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For the second time in a couple of days one of the Premier League’s top clubs was humbled at home by a club from Europe’s highest echelon. But the similarities don’t end there. Both teams were reduced to ten men, both were beaten 0-2 and both defeated managers complained about decisions that went against their clubs. Rather like Manuel Pellegrini on Tuesday, Arsene Wenger bemoaning of his side’s ill fortune last night smacked more of disappointment than justified indignation.
Gunners’ fans would have been greatly encouraged by the start of the game. In a very un-Arsenal way, the home team hustled and bustled the competition’s champions in what many would describe as a very ‘British’ way. It may not have been the sophisticated football that Wenger preaches, but it certainly gave the Gunners an early foothold in the game. It also produced a penalty for them that may have been the game’s defining moment. As Ozil’s weakly hit shot was comfortably turned away by Neuer, the deflation among the fans and players was palpable. Had the German netted, we could have had a different outcome, but from that moment, the die seemed to be set. Of course Bayern also missed their own spot kick, but by that time it appeared that the Bavarian club had established a dominance of the game that was only enhanced by the dismissal of Szczesny for the penalty incident. So just how dominant were Bayern? Well, a few stats tell a convincing story.
If we look at the figures on passing and possession, the German dominance is pretty emphatic. Bayern completed almost four times as many passes as Arsenal and had a completion rate of nearly 95%. Across the entire match – and bear in mind it was only half-adozen minutes or so short of half-time when Szczeney was dismissed, so Arsenal they had the full complement of players for almost half of the game – Bayern had 79% of possession, which peaked at 88% in the second period. This resulted in them having 26 shots to the home team’s eight. Perhaps the most damning stat however is that midfielder Toni Kroos (a reported target of Manchester United), who netted the first goal with an elegant shot from outside the area, completed on his own completed the same number of passes (149 with a passing accuracy of 97%) as the combined of the 12 Arsenal outfield players throughout the game.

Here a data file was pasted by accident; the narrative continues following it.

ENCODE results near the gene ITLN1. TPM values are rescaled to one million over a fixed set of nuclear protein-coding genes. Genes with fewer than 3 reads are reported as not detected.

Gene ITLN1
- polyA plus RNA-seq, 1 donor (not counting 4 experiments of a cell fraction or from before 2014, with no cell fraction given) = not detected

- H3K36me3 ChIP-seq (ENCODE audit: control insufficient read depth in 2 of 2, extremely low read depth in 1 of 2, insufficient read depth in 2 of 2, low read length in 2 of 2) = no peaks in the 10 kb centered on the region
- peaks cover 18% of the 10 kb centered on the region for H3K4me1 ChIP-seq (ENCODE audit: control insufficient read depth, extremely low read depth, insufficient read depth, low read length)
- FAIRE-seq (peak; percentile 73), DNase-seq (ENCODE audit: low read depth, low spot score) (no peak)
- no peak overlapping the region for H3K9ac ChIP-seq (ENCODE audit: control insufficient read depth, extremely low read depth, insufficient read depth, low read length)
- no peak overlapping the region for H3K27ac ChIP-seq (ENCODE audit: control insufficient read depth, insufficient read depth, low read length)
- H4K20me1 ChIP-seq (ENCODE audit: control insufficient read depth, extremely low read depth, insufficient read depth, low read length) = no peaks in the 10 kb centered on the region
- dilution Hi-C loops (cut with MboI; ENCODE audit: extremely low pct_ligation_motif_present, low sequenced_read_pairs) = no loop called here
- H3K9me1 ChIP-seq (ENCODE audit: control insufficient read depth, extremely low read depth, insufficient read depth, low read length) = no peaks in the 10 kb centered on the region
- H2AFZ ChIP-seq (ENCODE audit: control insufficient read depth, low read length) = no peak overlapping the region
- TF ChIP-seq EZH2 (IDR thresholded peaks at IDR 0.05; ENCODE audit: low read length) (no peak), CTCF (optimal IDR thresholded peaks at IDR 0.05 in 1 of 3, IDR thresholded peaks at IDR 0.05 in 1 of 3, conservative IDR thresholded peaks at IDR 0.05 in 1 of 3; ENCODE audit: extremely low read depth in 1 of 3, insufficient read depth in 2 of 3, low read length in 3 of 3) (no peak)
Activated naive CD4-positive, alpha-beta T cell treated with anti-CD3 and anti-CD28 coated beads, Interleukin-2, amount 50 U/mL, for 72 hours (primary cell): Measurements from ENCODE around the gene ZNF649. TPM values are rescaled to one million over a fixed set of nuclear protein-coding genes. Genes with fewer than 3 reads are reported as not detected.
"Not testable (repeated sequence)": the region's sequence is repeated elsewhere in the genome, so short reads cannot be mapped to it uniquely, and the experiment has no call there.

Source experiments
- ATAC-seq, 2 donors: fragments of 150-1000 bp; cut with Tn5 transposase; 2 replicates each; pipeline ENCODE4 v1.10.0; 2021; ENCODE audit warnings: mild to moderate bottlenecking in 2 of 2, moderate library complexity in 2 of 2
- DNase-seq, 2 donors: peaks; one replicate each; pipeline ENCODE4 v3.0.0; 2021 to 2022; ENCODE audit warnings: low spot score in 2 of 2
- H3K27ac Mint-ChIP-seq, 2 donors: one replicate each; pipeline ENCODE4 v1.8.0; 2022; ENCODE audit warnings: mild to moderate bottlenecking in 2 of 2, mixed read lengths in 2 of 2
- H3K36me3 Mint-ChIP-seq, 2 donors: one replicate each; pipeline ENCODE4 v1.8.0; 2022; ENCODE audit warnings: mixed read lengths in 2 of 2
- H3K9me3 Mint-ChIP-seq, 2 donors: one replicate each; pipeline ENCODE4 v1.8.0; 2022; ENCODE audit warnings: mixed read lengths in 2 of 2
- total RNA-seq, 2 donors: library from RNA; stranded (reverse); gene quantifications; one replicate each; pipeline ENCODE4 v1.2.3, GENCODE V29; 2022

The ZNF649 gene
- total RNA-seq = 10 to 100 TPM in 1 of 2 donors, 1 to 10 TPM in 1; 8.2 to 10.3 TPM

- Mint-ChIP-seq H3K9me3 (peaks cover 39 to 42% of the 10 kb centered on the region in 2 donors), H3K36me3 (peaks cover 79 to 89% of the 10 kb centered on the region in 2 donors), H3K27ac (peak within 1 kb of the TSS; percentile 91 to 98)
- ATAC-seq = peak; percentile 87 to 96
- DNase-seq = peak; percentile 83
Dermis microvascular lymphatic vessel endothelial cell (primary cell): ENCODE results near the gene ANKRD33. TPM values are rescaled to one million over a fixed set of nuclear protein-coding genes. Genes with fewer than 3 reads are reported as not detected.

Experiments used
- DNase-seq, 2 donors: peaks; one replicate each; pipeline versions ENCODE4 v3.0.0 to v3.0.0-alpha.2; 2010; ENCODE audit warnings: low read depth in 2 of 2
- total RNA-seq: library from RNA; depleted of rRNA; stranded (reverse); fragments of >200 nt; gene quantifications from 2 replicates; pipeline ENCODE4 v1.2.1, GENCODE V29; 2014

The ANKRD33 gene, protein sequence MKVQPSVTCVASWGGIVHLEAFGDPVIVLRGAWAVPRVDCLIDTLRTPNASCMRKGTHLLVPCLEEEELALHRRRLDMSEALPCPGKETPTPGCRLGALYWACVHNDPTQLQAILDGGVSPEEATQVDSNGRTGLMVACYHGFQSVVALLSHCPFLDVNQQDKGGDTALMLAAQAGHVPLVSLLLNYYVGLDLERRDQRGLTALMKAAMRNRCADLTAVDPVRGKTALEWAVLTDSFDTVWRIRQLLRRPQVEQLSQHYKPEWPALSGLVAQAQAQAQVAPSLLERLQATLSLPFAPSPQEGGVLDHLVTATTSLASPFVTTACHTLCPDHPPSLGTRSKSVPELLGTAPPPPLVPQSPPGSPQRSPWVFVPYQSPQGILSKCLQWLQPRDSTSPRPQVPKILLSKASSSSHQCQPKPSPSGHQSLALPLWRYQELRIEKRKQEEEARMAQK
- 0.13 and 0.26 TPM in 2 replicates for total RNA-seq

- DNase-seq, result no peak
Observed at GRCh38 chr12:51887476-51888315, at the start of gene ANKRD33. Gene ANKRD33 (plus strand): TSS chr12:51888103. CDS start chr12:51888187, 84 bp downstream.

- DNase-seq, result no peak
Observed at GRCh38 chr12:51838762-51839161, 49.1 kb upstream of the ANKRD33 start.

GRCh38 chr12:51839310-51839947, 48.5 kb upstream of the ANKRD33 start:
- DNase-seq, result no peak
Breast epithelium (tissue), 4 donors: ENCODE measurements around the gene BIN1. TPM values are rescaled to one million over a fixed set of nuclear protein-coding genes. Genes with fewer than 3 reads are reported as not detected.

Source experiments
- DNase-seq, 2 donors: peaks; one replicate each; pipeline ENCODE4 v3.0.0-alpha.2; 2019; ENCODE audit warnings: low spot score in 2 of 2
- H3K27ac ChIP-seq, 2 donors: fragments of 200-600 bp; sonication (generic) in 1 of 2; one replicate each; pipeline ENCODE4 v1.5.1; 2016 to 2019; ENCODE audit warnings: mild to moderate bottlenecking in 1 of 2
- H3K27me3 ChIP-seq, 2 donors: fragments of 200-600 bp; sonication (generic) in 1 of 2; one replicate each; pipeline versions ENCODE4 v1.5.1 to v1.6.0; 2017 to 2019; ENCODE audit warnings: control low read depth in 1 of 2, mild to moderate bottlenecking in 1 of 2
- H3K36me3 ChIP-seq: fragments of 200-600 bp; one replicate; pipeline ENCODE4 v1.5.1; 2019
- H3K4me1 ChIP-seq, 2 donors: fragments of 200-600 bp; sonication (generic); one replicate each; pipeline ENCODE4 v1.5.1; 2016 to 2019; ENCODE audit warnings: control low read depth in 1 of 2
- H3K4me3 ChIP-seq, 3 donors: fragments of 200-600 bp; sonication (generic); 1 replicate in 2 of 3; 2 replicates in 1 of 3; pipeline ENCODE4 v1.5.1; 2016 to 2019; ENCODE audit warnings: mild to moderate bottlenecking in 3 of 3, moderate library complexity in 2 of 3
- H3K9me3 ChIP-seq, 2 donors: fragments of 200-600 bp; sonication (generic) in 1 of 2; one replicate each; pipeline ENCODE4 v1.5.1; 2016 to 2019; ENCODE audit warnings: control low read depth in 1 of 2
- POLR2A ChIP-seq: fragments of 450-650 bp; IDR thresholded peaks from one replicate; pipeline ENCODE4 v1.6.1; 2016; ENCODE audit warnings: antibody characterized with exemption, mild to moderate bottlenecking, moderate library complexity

— Squawka Football (@Squawka) February 20, 2014
The most effective Arsenal player appeared to be new tyro striker Yaya Sanogo who had three attempts on goal and certainly caused some early upset to the Bayern backline with his muscular approach. Mesut Ozil however disappointed again, with the fluffed penalty being his single shot on target.
It is of course important to remember that the Gunners were facing the European champions. This is a team that has won 16 out of 20 European ties since they lifted the trophy last year, They are nearing a half century of unbeaten Bundesliga games, having taken an amazing 93 points from the last 99 available in that league, and netting 155 goals in their last 55 games. Yes, the competition at this rarefied level is fierce, but this is the biggest club competition in the world, and coming up a little short, as Arsenal did, is not something to try and wriggle away from. A word from Bayern Munich’s manager Pep Guardiola in his post-match press conference probably best sums up the game. He related that “Arsenal were much, much better than us in the first 10-15 minutes, after the mistake from Ozil the game was equal. From that moment we played better and after the red card for the goalkeeper the game was for us.”
Stats courtesy: Squawka, BBC
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